I love making audiobooks ... not only the reading, but also the editing and pulling everything together.
When I was a television producer (I used to produce factual programmes for ITV in the Midlands many years ago) when working with an editor, I tended not to watch the pictures … because I knew that if I got the story through listening alone, then it would work.
I don’t think television programmes these days pay enough attention to audio … so often the sound quality is poor, the commentaries are boring and repetitive … and what is being said (and how it is being said) doesn’t enhance the story.
Obviously I exclude the wonderful Planet Earth and the emotive and empathetic commentary by Sir David Attenborough from this criticism – but few TV programmes have that budget, or the time to craft the commentary in such detail.
But back to audiobooks. When editing audio, you’re obviously listening for errors – and those have to be sorted out first of all, but there are other tiny distractions. I am always monitoring through headphones playing audio at fairly high levels: there are almost always mouth noises, clicks and pops, intrusive breaths that need to be manually removed. And then there’s timing.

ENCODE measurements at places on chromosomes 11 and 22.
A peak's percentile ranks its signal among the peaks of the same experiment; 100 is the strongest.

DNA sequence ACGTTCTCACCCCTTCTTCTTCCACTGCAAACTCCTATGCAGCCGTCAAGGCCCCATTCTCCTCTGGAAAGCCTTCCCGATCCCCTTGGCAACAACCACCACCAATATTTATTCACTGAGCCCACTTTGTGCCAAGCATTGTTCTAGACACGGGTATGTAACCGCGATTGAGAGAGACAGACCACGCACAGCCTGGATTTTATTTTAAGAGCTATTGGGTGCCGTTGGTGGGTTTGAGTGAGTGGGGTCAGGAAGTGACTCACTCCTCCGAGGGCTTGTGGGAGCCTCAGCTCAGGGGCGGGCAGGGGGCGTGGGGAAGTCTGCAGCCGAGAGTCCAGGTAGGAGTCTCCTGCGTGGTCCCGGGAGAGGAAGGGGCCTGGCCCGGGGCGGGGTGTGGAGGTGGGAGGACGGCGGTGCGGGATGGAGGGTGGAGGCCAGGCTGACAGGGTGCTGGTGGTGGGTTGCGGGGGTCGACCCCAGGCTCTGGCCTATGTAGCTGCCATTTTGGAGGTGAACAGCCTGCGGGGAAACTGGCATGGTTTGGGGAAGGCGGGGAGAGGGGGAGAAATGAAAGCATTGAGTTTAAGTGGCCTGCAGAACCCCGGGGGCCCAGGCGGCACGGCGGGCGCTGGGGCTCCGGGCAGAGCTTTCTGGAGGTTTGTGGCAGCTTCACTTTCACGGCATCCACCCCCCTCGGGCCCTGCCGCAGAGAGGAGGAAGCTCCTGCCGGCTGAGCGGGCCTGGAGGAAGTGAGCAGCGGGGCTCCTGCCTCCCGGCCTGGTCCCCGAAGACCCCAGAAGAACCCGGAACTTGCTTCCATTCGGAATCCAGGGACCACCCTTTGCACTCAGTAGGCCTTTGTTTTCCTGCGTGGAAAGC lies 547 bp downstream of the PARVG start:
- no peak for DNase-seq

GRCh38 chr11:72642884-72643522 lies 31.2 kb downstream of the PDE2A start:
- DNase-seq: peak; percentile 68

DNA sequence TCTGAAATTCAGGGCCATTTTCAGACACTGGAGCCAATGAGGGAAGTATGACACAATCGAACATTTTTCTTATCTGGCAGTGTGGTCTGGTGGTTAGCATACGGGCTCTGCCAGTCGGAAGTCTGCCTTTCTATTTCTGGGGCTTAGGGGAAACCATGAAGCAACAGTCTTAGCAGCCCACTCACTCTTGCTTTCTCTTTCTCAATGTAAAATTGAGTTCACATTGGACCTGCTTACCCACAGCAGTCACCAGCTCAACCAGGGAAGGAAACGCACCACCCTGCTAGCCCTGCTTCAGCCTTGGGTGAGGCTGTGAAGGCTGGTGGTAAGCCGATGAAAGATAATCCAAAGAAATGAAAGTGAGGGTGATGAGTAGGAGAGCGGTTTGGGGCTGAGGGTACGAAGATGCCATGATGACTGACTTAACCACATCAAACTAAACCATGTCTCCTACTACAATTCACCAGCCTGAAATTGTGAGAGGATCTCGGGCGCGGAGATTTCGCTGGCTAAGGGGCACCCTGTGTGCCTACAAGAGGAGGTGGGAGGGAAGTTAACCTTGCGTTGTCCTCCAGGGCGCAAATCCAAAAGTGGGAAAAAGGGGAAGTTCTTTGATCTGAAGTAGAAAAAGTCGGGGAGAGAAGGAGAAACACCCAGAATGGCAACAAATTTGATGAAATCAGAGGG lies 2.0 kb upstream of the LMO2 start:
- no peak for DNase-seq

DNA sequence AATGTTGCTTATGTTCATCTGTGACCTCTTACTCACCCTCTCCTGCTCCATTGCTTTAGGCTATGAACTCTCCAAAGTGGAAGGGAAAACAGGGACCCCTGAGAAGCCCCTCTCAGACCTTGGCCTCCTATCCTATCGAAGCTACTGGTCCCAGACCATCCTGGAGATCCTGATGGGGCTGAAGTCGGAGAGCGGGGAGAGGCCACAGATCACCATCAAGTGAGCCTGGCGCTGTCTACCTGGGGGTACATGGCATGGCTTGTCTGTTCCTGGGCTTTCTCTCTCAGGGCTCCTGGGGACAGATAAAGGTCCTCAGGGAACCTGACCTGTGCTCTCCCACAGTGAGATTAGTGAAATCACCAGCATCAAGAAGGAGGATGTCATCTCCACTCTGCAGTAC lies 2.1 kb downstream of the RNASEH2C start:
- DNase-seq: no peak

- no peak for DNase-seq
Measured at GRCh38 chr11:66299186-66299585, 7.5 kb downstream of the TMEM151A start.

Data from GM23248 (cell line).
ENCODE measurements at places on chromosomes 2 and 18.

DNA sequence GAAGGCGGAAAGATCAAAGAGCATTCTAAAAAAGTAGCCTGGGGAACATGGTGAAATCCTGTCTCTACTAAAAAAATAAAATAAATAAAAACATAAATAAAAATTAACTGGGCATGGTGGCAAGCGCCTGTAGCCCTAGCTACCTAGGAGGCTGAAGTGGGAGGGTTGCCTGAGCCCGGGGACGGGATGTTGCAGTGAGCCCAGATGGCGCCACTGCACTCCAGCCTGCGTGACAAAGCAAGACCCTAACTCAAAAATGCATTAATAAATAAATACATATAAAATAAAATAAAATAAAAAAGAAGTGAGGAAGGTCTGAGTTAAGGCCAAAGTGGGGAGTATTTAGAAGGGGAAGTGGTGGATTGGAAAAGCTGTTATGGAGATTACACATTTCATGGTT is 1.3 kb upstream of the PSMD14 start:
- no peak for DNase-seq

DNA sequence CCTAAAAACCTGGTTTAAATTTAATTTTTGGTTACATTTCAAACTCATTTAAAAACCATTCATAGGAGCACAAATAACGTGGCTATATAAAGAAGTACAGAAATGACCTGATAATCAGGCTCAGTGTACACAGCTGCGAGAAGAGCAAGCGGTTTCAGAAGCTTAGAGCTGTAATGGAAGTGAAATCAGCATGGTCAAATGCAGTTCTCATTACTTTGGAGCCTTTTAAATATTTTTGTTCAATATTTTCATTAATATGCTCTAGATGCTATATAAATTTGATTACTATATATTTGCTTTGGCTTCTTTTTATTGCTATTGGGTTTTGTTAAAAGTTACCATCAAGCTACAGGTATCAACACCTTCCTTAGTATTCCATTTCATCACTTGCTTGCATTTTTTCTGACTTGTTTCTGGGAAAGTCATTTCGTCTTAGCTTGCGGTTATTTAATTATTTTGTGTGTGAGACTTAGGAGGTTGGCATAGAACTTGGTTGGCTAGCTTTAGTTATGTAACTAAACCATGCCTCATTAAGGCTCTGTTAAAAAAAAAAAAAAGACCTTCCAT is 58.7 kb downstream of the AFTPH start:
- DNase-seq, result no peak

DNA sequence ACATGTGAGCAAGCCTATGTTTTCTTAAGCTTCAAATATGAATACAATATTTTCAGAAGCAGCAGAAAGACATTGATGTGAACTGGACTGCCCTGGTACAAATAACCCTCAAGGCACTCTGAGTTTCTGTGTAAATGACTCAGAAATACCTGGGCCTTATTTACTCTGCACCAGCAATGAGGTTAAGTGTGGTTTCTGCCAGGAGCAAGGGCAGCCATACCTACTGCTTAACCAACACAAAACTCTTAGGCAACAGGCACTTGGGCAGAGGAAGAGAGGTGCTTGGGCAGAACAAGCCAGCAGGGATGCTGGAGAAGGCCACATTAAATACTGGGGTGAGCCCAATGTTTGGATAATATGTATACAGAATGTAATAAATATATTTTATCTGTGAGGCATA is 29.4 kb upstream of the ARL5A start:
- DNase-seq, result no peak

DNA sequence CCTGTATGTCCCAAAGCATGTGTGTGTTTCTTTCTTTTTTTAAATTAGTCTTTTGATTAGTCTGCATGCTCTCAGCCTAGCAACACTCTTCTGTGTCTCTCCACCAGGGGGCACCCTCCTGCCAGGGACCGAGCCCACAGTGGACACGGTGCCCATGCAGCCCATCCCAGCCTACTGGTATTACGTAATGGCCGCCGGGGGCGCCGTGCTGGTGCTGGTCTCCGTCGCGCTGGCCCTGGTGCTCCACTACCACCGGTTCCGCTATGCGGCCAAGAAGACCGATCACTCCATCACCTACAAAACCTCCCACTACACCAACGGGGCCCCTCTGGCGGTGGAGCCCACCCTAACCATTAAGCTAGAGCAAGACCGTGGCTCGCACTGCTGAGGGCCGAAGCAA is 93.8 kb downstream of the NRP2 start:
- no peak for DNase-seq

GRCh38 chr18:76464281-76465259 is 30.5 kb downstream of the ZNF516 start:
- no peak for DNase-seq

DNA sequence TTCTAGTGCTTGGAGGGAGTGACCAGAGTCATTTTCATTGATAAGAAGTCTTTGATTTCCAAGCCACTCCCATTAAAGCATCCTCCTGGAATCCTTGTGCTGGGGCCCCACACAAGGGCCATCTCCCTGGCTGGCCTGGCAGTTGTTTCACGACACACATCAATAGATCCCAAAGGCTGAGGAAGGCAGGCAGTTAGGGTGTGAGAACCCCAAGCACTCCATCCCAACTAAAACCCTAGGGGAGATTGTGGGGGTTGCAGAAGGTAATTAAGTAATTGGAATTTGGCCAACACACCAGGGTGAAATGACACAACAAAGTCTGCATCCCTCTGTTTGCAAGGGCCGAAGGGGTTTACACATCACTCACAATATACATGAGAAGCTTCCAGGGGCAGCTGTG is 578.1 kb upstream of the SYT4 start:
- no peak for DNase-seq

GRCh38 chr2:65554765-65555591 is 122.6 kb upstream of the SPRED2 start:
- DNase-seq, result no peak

Very often the narrator is so caught up in the story that their read may not give the listener time to absorb the facts, or the atmosphere. Sometimes the timing is too slow, pauses may be so long
that the energy level suddenly drops away to nothing. Pauses may also be in the wrong places. When reading aloud it is normal to follow punctuation pauses, you automatically pause at a comma but
that punctuation may be in the wrong place … it may not be helping to move the story forwards.
It fascinates me how minutely changing the pace of something, lengthening or tightening a pause by a fraction of a second can enhance the atmosphere and emotion of a read. Of course, you need a good performance to work with … you can’t create a silk purse out of a sow’s ear … and sometimes a read needs no editing at all. Some of the stories for twisted 50 will have a couple of hundred tiny edits in them – some will have only three or four.
The important thing is to use your ears … and your eyes … editing audio is a visual skill too using a wonderful tool called spectral editing, where the audio has a visual aspect … here’s a quick screenshot to illustrate.
But the most important thing to remember is that that edited audio should always sound better than the unedited version. If it doesn’t then something is going very wrong!